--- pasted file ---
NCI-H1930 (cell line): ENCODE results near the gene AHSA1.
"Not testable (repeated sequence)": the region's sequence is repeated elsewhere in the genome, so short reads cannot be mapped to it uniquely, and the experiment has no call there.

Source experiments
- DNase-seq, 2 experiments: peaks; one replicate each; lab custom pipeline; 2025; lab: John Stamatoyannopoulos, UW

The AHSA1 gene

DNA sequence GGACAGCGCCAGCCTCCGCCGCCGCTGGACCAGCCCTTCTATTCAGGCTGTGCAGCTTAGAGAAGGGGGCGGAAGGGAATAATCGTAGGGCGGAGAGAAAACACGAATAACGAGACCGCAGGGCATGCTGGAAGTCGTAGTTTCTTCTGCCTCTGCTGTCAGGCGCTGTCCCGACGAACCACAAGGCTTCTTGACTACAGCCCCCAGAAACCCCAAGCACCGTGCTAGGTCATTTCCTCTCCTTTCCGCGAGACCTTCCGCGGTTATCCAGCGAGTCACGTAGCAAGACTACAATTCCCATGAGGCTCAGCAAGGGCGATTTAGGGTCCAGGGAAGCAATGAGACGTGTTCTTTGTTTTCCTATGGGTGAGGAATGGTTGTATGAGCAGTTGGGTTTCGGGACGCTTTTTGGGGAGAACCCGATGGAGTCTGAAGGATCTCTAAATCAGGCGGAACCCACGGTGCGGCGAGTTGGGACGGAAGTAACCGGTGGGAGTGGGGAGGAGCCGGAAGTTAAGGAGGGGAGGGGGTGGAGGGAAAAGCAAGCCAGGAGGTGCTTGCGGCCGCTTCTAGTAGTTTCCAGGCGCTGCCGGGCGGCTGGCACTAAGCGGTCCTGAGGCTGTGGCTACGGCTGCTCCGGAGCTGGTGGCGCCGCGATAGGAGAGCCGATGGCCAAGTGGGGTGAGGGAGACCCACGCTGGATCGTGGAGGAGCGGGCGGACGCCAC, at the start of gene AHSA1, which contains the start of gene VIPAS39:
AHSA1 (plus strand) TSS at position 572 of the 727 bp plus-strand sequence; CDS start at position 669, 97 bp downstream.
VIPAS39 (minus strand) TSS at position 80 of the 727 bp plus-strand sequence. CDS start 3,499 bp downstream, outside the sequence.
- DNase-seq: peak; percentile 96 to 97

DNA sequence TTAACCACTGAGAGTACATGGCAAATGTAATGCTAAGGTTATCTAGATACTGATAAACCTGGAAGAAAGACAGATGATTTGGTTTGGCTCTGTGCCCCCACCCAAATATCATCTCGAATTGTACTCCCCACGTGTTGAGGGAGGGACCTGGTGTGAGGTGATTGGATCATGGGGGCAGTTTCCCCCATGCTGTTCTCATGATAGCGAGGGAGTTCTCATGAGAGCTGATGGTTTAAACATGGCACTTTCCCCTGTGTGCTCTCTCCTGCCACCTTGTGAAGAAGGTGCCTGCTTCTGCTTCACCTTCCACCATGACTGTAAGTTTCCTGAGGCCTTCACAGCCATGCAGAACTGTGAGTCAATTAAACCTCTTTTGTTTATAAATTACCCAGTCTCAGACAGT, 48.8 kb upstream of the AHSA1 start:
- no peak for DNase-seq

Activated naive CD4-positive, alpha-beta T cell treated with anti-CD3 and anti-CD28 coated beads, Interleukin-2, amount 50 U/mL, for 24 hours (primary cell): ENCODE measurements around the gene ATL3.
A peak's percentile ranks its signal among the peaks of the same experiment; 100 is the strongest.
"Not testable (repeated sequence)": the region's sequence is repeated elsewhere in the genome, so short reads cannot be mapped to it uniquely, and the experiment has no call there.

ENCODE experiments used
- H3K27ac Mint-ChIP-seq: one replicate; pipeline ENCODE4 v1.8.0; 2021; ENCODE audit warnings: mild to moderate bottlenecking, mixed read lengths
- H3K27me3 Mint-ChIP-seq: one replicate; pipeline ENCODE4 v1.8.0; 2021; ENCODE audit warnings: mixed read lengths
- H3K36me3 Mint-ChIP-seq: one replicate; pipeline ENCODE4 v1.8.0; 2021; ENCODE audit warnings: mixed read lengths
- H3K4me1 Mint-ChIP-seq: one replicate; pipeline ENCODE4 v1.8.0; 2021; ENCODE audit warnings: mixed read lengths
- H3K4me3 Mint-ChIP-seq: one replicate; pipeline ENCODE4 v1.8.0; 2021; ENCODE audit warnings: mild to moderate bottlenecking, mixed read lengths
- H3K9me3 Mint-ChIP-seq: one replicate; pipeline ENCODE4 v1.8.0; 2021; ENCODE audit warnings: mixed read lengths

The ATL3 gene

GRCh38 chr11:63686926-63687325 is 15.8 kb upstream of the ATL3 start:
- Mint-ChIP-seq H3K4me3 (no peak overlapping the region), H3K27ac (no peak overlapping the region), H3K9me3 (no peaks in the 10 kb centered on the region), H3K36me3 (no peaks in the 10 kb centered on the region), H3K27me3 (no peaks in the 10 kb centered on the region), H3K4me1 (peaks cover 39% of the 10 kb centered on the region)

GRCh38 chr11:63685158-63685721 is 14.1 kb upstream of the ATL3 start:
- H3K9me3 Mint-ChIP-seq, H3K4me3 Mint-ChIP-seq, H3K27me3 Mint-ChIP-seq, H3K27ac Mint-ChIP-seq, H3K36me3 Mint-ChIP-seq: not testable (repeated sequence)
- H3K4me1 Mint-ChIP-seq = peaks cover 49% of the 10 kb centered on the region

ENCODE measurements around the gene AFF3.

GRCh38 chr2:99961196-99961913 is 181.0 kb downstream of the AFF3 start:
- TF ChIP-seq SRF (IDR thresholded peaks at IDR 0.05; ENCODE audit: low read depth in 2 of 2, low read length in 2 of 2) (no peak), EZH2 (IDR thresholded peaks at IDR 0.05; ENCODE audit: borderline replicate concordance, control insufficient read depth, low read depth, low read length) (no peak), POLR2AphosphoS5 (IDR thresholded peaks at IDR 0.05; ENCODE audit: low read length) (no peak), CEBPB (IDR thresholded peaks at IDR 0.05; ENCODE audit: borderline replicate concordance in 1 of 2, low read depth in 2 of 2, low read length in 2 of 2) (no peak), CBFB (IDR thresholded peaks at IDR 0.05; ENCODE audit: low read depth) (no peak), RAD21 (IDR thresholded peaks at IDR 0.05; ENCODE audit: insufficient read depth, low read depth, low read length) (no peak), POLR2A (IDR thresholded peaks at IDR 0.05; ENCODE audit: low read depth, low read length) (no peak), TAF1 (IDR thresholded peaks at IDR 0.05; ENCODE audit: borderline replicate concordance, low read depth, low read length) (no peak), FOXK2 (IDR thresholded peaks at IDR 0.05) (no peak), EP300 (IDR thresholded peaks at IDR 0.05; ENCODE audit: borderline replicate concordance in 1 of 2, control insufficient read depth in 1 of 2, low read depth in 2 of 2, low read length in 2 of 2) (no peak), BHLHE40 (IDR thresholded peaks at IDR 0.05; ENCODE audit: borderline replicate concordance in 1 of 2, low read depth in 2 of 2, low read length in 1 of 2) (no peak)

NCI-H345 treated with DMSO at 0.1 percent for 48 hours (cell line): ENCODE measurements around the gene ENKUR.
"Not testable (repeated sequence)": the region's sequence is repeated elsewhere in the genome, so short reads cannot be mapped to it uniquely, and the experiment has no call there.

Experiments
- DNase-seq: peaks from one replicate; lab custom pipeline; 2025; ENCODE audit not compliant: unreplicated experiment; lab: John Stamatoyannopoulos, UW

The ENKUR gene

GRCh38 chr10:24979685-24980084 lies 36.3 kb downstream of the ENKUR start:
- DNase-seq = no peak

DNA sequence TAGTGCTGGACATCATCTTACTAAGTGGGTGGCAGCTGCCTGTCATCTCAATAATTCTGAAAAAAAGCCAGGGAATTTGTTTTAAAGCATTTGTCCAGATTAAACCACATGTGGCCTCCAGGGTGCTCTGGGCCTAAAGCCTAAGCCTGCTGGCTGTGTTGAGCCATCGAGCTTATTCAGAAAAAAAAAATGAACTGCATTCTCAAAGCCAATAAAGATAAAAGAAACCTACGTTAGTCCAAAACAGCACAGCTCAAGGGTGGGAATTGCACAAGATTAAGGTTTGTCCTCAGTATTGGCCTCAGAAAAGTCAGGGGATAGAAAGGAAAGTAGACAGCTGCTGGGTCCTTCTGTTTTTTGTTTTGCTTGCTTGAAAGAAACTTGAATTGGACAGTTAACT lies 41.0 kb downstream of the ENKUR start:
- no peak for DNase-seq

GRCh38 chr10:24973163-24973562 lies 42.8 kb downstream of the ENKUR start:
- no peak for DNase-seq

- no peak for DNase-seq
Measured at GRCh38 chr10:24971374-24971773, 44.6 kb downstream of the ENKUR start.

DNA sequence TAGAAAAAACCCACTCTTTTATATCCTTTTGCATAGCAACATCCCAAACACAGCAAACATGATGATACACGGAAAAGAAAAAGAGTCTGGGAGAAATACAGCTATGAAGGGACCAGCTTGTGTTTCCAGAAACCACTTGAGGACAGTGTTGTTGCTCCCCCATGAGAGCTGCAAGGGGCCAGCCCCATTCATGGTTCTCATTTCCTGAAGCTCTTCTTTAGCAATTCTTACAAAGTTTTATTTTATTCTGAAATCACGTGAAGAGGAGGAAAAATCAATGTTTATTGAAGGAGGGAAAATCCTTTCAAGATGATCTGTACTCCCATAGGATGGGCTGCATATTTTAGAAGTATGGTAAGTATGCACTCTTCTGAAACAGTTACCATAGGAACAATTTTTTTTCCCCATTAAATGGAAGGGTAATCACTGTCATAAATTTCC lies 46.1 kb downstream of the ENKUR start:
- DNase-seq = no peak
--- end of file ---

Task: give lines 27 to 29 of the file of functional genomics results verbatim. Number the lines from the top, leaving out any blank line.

- H3K4me1 Mint-ChIP-seq = peaks cover 49% of the 10 kb centered on the region

ENCODE measurements around the gene AFF3.

GRCh38 chr2:99961196-99961913 is 181.0 kb downstream of the AFF3 start: